- If two digital lines connect the same points A and B, their heights cannot differ by more than 1 at an intermediate point. This is easiest to prove using the geometric interpretation.
- The number of distinct digital line segments of length N is O(N3). This makes sense from the description in terms of Bresenham's Algorithm.
Relationship with Permissive Field of View
Permissive Field of View can be described in terms of digital lines. The corresponding definition of chain code is slightly different - for simplicity, we will restrict to the first quadrant, and abolish diagonal movement (don't worry, we'll allow diagonal movement again later). A way to encode such a line as a sequence of 2s and 0s is to encode a movement to the right as a 0, and a movement upwards as a 2:
### #### ### ###
If we now define a Permissive Line as a line producing a balanced chain code (in terms of 0s and 2s), we see that geometrically it corresponds to a line from the start square to the destination square, that doesn't touch any obstructing squares, even at the corners. However, we want to allow permissive lines to touch squares at the corners for aesthetic reasons, so we'll make a slight modification to our definition. We allow a diagonal movement to be encoded as (02), such as in the following case:
#### ### ### ####
Now, here's the modification we have to make to our definition of balanced word: a chain code with (02)s allowed is called balanced if it is balanced after each of the substitutions sending the first k (02)s to 02 and the rest of the (02)s to 20, or vice versa (this corresponds to wiggling the line by an infinitesimal amount). This definition of permissive line is then equivalent to the preferred geometric definition.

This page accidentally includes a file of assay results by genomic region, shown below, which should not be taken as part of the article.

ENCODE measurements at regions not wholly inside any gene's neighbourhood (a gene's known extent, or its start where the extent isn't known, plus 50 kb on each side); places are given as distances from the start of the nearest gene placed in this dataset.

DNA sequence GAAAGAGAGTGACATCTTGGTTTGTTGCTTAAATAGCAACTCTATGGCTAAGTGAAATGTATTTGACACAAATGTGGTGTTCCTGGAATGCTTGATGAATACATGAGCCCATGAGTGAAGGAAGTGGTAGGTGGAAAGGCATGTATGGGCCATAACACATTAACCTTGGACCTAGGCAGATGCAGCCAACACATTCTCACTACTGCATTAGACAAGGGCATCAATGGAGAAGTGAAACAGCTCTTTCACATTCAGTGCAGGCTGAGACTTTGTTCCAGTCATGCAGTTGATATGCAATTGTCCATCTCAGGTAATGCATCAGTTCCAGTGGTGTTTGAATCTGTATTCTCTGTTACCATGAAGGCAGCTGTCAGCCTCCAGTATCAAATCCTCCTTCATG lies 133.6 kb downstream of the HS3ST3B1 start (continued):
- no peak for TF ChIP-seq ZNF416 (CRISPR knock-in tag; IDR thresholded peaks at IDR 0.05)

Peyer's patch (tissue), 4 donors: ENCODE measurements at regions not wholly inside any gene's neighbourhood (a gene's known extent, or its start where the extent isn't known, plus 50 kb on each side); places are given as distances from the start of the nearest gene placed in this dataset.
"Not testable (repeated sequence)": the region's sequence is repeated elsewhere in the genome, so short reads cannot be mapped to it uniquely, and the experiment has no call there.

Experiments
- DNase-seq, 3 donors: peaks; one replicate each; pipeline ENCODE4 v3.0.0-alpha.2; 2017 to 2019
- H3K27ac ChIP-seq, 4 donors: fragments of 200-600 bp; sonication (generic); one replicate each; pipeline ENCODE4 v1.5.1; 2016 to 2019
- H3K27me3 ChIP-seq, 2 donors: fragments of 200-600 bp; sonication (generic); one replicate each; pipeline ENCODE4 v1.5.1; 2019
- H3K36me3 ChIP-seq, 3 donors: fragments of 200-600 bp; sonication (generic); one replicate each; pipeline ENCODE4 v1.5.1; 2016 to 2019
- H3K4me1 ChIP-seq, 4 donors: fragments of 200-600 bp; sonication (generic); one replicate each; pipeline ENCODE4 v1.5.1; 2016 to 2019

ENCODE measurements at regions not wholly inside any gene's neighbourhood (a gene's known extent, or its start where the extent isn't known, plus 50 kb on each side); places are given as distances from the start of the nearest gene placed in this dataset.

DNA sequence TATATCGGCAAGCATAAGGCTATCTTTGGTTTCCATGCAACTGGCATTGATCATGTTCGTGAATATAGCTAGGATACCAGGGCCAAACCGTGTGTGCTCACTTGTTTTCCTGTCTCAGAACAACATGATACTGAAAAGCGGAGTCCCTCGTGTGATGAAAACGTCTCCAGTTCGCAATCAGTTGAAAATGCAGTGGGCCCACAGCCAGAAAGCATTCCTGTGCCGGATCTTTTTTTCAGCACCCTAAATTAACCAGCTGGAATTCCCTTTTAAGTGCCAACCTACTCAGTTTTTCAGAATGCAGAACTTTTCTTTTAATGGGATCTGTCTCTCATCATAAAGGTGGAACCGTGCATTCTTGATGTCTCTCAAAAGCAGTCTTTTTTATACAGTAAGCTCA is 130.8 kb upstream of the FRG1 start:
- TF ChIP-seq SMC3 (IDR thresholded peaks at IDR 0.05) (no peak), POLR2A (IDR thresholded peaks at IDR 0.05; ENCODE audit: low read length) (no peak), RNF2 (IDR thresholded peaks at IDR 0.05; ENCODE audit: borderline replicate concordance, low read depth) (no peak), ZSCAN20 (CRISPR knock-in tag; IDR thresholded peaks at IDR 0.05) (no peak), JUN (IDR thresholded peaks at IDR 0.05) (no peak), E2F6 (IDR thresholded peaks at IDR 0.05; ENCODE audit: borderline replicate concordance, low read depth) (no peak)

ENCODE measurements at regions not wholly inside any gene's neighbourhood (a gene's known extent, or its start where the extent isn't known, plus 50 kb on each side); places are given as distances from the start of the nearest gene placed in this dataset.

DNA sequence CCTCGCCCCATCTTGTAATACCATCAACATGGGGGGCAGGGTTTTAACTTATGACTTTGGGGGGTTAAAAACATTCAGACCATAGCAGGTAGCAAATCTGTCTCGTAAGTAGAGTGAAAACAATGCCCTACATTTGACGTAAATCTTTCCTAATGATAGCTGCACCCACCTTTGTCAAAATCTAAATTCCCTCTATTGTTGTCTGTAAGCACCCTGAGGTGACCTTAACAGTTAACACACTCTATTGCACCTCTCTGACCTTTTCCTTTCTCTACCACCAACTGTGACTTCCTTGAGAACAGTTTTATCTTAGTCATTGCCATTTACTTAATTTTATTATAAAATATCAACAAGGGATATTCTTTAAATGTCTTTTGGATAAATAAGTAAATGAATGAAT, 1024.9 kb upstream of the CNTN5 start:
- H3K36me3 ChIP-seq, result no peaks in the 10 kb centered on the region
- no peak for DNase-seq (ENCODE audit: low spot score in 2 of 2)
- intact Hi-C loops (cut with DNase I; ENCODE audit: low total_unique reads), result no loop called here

For instance, the example given above (of a digital line that doesn't make geometric sense in the permissive definition) corresponds to
001010010 -> 00(02)0(02)00(02)0
The reason that this is not balanced under our new definition is that sending the first (02) to 02 and the last two (02)s to 20 produces
which is not balanced. Thus, we easily see that digital lines are strictly more permissive than permissive lines.
These papers back up most of the things I just said:
- Digital straightness, a review. By Reinhard Klette and Azriel Rosenfeld.
- Discrete Straight Line Segments: Parameters, Primitives, and Properties. By Leo Dorst and Arnold W.M. Smeulders.
- On the Number of Digital Straight Line Segments. By Carlos A. Berenstein and David Lavine.
- Random Generation of Finite Sturmian Words. By Jean Berstel and Michel Pocchiola.
There's also a great book at http://www-igm.univ-mlv.fr/~berstel/Lothaire/ChapitresACW/, for those of you interested in the more mathematical side of balanced words.